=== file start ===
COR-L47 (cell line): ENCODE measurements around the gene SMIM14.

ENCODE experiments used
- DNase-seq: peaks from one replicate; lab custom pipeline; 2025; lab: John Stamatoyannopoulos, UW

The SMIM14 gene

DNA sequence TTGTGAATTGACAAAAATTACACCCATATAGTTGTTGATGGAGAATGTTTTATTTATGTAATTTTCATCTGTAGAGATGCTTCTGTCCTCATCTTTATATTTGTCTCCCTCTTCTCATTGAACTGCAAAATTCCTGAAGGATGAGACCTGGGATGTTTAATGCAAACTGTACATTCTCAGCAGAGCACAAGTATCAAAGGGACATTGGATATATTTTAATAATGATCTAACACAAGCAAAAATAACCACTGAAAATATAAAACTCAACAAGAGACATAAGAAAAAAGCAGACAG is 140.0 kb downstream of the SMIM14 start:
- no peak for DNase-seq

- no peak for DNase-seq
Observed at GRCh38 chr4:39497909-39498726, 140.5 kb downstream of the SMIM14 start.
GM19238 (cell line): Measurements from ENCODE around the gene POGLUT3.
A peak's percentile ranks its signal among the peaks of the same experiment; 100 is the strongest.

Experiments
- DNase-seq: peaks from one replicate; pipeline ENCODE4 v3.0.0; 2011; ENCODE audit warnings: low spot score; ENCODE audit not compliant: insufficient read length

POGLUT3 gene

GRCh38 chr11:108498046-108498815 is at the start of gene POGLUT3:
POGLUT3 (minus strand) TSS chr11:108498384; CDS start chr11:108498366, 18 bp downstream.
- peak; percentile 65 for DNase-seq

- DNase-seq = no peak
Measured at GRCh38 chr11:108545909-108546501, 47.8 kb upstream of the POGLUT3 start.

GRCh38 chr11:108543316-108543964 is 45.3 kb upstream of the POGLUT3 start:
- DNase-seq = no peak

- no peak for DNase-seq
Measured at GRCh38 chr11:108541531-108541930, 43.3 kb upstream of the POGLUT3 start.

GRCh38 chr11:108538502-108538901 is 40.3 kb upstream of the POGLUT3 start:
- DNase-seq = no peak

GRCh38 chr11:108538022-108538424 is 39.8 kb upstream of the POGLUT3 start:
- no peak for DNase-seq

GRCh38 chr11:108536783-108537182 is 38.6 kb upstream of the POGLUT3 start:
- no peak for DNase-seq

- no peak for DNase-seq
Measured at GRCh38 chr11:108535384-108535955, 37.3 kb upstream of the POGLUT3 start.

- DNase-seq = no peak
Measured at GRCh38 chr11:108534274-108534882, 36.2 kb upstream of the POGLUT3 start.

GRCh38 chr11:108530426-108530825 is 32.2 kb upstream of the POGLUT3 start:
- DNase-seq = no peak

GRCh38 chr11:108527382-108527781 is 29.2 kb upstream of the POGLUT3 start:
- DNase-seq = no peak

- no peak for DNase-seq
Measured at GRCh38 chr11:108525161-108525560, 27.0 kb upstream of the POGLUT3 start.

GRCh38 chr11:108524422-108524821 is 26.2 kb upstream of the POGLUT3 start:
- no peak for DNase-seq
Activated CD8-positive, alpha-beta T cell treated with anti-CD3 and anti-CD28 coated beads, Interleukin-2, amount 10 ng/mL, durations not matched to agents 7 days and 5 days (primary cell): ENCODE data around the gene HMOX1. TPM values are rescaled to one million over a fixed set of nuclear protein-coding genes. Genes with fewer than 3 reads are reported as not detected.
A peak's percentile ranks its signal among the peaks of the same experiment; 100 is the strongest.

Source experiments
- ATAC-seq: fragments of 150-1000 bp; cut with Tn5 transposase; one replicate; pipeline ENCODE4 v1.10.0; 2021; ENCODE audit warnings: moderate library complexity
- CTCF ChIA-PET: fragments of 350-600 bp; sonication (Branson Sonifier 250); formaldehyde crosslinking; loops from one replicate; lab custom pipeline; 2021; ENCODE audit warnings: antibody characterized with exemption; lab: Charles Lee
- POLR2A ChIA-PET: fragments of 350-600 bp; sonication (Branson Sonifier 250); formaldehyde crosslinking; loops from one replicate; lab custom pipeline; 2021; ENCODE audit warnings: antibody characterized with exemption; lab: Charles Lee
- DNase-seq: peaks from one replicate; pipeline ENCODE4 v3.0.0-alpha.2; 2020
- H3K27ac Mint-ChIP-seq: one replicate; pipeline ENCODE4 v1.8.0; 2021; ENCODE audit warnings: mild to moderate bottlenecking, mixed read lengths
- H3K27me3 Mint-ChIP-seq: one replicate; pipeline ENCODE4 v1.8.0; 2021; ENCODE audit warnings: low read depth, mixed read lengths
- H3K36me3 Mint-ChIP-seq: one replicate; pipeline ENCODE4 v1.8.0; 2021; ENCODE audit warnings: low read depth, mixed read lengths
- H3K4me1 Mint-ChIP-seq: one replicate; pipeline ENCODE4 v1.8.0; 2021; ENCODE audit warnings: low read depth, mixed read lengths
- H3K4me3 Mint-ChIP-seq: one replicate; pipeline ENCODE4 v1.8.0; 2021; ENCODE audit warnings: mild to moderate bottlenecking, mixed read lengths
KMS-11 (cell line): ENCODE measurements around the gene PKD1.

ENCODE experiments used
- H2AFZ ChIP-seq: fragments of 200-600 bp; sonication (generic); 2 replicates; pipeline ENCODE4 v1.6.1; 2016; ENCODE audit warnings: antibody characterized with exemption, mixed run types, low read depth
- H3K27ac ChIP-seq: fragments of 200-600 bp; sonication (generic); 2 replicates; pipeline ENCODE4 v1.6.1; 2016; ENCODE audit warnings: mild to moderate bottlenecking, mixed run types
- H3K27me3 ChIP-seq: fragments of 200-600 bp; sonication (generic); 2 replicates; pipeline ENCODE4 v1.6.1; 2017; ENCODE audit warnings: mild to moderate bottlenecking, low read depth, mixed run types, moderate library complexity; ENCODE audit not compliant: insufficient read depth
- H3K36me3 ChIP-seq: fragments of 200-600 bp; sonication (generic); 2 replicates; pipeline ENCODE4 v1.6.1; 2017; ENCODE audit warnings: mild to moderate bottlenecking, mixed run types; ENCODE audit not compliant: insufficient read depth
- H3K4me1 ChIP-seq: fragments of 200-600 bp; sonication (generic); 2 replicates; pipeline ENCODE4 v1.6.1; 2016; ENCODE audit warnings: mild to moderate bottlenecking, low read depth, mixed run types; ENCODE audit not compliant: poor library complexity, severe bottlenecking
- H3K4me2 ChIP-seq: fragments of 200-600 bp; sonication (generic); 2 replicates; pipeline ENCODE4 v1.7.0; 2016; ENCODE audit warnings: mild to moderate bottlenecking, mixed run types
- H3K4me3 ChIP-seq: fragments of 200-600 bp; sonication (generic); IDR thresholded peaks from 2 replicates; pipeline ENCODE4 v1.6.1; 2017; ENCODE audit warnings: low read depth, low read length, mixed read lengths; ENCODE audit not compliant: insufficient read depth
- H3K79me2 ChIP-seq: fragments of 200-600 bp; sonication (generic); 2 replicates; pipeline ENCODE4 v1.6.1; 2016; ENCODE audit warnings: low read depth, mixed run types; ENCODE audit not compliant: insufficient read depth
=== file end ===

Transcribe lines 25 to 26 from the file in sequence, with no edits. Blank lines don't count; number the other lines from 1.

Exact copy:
GRCh38 chr11:108538022-108538424 is 39.8 kb upstream of the POGLUT3 start:
- no peak for DNase-seq